in the air, like a lustful woman, / Burning and dripping with poisons, /
Displayed in a shameless, nonchalant way / Its belly, swollen with gases.'
But for McLaughlin, this seems to be a false dichotomy, for the natural world
is humanized: vines love, the sky loves and needs, water longs, branches are
merciless - the whole riot of nature is alive with emotion and memory.
While nature is humanized, humanity is not naturalized. We are doomed to
death and loss. The best we can hope for is an active witnessing, 'an
official witness \ an active part |'. What becomes
clear as we read through the collection is that the natural world is symbolic
of our ill-defined emotional reality; 'symbols / such as trees and flowers \
scent /sound\ touch and taste |' - '| symbol
all form of the specific \ ...
to be alive in | the earth is
to accuracy and water | truthful as representation \ inaccurate'. What
separates us from immersion in the sensual world is our feeling of loss. Loss
is a peculiarly human state. While occasionally devolving into bitterness,
'arrows were stabbed through hearts / and all that/ bastard/ shit' - 'oh just cut the moon in
two / let me
fucking die', McLaughlin is clear that we are not victims of an insensitive
world, but that we bring loss on ourselves through indecision, wrong choices
and poor communication.
The theme of communication brings us once more back to language as the hinge
our relationship with the natural world. Language becomes 'another substance'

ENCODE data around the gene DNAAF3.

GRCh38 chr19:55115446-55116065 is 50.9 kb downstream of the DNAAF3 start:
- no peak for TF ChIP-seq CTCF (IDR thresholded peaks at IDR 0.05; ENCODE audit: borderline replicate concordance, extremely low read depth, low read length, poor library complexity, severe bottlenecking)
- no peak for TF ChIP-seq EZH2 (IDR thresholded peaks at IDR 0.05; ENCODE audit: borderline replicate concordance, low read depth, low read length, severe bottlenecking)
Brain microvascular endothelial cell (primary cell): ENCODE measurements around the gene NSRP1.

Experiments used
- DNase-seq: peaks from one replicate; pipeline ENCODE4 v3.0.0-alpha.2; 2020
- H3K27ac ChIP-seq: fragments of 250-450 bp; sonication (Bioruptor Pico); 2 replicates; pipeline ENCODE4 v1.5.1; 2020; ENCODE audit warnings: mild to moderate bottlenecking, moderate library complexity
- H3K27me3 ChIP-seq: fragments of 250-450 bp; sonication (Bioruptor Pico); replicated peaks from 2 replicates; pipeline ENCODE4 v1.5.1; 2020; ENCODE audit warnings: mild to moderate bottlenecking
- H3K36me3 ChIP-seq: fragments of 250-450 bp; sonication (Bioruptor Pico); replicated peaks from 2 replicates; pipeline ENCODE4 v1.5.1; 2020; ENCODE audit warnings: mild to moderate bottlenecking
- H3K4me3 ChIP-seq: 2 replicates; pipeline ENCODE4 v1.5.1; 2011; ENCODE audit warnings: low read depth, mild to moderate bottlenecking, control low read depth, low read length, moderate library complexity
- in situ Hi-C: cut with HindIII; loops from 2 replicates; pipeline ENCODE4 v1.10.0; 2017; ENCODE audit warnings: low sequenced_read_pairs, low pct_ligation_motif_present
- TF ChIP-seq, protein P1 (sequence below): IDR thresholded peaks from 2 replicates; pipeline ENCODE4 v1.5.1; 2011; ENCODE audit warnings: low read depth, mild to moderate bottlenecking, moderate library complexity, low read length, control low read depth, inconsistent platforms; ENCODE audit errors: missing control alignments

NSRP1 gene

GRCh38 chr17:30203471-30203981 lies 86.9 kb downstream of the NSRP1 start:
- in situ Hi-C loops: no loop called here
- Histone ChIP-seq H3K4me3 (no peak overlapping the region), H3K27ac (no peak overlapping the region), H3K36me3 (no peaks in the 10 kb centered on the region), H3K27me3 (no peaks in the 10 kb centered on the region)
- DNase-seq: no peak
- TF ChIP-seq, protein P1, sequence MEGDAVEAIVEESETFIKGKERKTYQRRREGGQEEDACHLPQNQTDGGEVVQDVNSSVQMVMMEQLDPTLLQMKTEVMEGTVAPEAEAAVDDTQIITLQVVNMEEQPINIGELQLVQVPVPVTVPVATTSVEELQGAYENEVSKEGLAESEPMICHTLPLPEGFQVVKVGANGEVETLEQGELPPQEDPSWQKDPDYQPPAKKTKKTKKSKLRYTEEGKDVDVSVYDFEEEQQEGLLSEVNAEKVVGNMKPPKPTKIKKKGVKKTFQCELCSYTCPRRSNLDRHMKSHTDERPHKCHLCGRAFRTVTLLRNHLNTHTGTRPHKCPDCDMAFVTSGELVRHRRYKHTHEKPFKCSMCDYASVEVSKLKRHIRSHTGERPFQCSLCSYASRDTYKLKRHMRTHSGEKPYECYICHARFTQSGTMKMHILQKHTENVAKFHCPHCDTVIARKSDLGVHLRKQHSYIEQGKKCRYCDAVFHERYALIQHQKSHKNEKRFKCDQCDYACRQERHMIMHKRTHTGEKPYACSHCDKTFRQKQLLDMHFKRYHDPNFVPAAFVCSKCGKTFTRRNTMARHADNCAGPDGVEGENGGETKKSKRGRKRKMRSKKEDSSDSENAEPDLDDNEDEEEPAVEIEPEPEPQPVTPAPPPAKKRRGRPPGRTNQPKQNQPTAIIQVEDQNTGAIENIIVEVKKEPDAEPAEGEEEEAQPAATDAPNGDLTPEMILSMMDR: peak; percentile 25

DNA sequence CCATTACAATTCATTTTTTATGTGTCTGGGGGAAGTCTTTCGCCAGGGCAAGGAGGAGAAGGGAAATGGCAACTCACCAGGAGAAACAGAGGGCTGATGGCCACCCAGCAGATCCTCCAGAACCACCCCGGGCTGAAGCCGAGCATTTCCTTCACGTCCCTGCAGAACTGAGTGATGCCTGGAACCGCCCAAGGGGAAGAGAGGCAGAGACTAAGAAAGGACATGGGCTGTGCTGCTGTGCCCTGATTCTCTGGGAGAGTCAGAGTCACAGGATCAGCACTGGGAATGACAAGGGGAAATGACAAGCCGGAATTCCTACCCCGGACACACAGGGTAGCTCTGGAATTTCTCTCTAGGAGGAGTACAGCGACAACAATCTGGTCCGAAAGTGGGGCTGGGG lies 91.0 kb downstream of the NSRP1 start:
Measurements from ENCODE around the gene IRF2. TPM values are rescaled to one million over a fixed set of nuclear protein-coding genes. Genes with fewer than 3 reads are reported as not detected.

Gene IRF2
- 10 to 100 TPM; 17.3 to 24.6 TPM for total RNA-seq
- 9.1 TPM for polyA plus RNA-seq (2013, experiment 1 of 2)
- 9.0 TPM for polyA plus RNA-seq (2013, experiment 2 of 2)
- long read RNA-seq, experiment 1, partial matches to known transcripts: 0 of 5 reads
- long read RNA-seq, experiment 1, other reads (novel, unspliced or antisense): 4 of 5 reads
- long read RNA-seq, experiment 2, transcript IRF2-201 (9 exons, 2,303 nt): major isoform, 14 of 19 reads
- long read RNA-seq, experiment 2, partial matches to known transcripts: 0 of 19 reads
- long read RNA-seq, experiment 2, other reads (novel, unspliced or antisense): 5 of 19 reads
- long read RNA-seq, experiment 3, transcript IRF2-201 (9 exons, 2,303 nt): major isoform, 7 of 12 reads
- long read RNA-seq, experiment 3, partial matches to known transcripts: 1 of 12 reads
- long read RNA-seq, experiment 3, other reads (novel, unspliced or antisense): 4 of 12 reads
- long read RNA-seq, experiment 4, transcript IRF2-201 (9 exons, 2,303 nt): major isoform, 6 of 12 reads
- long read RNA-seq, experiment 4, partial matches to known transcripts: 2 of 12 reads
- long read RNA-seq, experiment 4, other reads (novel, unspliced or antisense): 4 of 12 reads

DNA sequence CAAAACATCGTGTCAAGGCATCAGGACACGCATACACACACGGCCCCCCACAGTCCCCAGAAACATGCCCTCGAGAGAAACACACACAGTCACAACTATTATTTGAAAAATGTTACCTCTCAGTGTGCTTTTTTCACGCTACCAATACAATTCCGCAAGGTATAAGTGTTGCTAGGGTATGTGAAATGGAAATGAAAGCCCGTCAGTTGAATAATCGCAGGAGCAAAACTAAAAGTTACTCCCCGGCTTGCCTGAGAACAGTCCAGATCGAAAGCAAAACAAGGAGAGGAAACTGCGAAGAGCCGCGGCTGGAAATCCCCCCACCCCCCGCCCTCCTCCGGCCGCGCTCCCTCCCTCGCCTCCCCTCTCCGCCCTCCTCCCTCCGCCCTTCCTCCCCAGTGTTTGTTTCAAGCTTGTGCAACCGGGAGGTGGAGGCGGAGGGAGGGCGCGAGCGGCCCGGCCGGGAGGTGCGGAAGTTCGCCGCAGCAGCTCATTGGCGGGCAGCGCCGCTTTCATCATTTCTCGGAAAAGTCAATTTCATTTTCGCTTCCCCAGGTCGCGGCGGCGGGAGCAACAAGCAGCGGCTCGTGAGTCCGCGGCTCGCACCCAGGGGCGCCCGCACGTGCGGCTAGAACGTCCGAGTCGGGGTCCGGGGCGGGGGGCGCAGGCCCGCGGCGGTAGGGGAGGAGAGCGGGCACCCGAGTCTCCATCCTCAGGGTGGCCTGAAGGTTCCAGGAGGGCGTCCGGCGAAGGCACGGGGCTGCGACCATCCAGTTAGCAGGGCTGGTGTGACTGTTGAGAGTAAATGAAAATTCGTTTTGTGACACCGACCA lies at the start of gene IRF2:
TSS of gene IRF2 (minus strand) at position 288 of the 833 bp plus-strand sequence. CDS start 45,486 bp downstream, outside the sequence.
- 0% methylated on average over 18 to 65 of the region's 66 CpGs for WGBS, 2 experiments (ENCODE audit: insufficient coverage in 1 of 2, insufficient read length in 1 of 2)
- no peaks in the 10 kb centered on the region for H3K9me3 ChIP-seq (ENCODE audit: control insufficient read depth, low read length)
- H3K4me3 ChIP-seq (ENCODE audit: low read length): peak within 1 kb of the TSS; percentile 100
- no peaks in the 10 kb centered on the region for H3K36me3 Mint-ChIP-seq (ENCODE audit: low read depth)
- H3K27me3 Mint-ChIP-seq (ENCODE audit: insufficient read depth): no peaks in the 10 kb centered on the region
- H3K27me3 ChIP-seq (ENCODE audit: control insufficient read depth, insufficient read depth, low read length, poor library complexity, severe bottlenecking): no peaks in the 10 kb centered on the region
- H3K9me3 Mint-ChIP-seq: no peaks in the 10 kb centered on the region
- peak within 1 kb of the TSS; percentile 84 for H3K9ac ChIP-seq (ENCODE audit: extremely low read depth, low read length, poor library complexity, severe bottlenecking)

that melds our internal and external realities, '| intersections \ junctures \the complete joining of
one thing with another \'.
Through language the distinction between the natural world and the human is
blurred, '| away off I
hear a swallow \or is it a distraught fiend |' and being human is embedded in nature. But our sense of
loss renders understanding of the world impossible, leaving us ultimately
unable to connect, 'existence can be always nearly | nearly \ just so|'. Nature is impervious to human
suffering and our concerns are insignificant, 'is it always so important to
be right \ these wetlands for
example make little of it
/ nor that mad crow'. To be human is to be
alone in the world with our pain. It's fascinating to read the collection and
see how McLaughlin uses the 'substance' of language to both weave together
and force apart the various aspects of our being.
With dazzling verbal acrobatics, McLaughlin leaps through a range of emotion
from despair through hope to renewal, eventually finding the self in nature,
'it was the first time he felt an elation \ that point of fear between isolation and ecstasy \
that point between
bliss | release those clouds - let the rain fall |',
although a self shattered by loss, a self of 'splintered shards', 'a small
piece left or broken'. The sense of melancholy displacement that pervades the
text is summed up in the last line, 'am I to
be a simple pipe that
carries liquid from a tap '. The failure
to truly encounter the world is unresolved and we are left feeling oddly
isolated, questioning where we belong.
Justified Sonnets is a satisfying read that both challenges and enlightens. A
collection to be returned to again and again to fully appreciate its dramatic
range and depth. Highly recommended.
© John C.